Why you should eat more of this “forbidden” food

Plus, the powerful ways it improves gut health and wards off diabetes

I’ve warned you before about doctors who recommend cutting fruit out of your diet to help you manage your blood sugar and lower your risk of Type II diabetes.

These ill-informed mainstreamers think fruit is bad for you because it contains “sugar.” It’s obvious they aren’t familiar with all the research showing that the natural sugar in fruit doesn’t pose a problem for your metabolism, risk of chronic inflammation, blood sugar balance, nor any of the other factors associated with diabetes.

In fact, a recent seven-year Chinese study, including nearly 500,000 people, found that those who regularly ate fresh fruit had a lower incidence of diabetes than the people who rarely or never ate fruit.1

Because that was an observational study, it didn’t show how fruit actually accomplishes this feat. But a new study reveals that fruit works in the body through supporting “good” probiotic bacteria in the GI microbiome—which is similar to the way we’ve found the best diabetes treatments to work.

The researchers found that a healthy microbiome not only influences blood sugar levels, but also the chronic inflammation that can lead to diabetes and many other diseases.  (And one fruit is particularly good for your gut, which I’ll discuss a little later.)

Fruit’s double whammy against diabetes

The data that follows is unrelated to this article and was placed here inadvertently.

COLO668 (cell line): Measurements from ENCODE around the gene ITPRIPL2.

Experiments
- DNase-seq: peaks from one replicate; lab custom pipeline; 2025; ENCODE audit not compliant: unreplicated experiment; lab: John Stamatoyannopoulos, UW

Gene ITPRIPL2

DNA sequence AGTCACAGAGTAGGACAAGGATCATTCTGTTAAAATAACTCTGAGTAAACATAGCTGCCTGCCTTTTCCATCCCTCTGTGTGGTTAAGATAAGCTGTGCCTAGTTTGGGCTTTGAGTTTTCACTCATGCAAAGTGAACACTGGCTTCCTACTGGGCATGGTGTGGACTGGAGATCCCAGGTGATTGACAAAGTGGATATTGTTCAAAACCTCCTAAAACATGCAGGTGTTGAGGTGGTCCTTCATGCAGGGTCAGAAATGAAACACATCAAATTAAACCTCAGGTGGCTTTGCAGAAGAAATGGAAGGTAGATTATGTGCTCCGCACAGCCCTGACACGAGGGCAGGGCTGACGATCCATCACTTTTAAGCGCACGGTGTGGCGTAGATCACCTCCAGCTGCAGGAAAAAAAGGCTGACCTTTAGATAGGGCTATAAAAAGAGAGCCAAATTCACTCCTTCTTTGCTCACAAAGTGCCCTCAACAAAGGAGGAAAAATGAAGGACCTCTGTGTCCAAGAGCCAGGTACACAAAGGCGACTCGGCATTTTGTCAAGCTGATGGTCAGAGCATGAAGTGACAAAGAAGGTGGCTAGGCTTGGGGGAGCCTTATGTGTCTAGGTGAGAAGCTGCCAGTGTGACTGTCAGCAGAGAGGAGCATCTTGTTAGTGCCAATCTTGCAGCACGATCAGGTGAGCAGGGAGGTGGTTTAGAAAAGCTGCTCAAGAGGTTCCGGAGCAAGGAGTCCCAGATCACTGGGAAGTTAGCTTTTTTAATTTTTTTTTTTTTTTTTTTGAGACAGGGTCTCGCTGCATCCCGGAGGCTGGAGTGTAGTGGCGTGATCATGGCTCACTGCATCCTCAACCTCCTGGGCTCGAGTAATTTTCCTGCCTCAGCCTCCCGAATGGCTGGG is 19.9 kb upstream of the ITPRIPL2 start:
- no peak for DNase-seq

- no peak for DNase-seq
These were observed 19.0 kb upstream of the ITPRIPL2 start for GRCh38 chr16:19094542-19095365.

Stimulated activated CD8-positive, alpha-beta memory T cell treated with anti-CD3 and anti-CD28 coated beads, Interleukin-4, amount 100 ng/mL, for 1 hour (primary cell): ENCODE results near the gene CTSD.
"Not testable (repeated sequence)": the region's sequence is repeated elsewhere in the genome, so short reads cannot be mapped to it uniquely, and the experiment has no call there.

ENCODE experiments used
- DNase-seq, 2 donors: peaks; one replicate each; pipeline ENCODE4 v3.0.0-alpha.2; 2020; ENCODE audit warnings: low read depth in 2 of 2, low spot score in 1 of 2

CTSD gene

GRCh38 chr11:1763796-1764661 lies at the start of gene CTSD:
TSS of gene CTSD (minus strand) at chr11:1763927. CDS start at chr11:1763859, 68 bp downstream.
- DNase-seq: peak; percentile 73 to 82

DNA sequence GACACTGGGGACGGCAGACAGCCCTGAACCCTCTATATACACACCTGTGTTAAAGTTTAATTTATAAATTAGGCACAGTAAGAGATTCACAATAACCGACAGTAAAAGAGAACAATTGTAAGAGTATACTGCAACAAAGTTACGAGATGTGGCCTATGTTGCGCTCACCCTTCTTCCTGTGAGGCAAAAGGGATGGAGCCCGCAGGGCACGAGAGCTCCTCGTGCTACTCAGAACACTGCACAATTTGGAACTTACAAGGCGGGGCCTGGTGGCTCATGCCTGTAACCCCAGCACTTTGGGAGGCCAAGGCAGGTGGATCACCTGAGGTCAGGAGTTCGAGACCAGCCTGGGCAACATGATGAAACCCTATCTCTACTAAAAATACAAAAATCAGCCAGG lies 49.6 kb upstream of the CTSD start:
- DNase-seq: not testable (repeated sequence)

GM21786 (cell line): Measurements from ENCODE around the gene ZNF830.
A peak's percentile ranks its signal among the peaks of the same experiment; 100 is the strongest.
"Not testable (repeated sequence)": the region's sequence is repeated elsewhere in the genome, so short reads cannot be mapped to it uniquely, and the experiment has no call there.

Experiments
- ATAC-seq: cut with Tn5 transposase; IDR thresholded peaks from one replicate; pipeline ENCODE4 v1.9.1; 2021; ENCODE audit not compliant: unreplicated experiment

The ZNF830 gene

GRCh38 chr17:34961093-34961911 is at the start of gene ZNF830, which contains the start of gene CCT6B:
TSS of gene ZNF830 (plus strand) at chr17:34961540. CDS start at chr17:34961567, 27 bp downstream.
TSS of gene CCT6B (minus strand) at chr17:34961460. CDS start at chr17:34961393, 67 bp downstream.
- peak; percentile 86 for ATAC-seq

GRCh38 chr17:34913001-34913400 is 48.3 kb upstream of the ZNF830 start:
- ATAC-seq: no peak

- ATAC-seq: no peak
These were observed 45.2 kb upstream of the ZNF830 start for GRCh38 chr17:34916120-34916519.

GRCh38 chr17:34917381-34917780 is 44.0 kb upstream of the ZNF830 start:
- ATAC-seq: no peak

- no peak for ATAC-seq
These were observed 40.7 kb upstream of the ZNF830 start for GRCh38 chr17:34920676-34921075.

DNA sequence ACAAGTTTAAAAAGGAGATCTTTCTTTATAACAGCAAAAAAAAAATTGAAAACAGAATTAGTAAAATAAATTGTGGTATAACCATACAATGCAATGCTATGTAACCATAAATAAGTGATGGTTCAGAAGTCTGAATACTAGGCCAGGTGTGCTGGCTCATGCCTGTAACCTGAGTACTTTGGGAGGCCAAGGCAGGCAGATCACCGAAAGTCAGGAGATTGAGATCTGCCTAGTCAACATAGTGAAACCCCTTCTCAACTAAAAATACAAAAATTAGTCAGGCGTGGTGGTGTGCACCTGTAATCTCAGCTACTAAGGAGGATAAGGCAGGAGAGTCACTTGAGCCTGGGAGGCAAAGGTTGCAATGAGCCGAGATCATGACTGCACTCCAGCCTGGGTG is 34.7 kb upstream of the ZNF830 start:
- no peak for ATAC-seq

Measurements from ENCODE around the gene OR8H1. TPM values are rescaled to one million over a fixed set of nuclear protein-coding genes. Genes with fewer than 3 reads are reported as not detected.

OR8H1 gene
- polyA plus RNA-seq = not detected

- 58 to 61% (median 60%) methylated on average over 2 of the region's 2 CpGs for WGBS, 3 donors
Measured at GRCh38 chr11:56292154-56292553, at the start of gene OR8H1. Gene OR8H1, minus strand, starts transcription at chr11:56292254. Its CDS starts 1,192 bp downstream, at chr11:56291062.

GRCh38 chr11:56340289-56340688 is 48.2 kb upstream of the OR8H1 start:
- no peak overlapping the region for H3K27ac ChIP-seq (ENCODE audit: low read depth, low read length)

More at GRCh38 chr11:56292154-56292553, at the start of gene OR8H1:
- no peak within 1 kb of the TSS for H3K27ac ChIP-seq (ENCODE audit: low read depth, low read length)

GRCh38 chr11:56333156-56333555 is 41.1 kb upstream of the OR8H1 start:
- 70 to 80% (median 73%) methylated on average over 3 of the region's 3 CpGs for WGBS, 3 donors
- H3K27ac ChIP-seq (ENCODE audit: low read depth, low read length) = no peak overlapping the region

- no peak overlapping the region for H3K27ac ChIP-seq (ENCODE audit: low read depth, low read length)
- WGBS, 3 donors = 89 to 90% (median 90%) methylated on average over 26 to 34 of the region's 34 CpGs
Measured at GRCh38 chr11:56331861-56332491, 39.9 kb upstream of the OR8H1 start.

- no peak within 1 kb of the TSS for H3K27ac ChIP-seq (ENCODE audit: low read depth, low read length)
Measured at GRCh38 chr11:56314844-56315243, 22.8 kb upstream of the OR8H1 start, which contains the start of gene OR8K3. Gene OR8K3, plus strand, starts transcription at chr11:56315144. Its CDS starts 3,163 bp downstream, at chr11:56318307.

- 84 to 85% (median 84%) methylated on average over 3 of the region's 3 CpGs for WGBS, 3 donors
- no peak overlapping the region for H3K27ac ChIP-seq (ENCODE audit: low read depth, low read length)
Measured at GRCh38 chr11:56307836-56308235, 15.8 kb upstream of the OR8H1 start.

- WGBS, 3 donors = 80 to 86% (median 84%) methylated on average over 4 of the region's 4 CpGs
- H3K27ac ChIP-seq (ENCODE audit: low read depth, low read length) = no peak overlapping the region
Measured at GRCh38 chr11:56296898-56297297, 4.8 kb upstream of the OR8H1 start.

This new 12-week study observed the effects of two types of diets in people with Type II diabetes. One group ate a low-carb, low-fat diet, while a second group ate a high-fiber diet with fruits, nuts, seeds, vegetables, and whole grains.2

Researchers found that a whopping 89 percent of people on the diet with more fruits and fiber had better regulation of blood sugar, compared to only 50 percent in the low-carb, low-fat group. The fruit diet group also lost more weight and had better blood lipid levels (including cholesterol and triglycerides).

There are a couple reasons why the fruit diet was so successful.

First of all, the researchers found that the fiber in fruit (along with vegetables, nuts, seeds, and whole grains) helps prevent and treat diabetes.

And that’s because fiber helps your body slow the absorption of sugar—including the sugar that naturally occurs in fruit. And, of course, this helps regulate your blood sugar levels.

The researchers also found that people in the fruit group produced more than 15 strains of probiotic bacteria that boost the production of insulin and decrease blood sugar levels.

They concluded that fruit is beneficial for your GI microbiome. And as we’re continuing to learn, that’s beneficial for virtually every aspect of your health—including the prevention of chronic diseases like diabetes.

The tiny but mighty fruit that improves insulin response

Both of the aforementioned studies found that any type of fruit can help improve your gut health and lower your risk of diabetes. But a new animal study shows that a particular type of fruit may be your best bet.

I’m talking about the small, but miraculous, blueberry.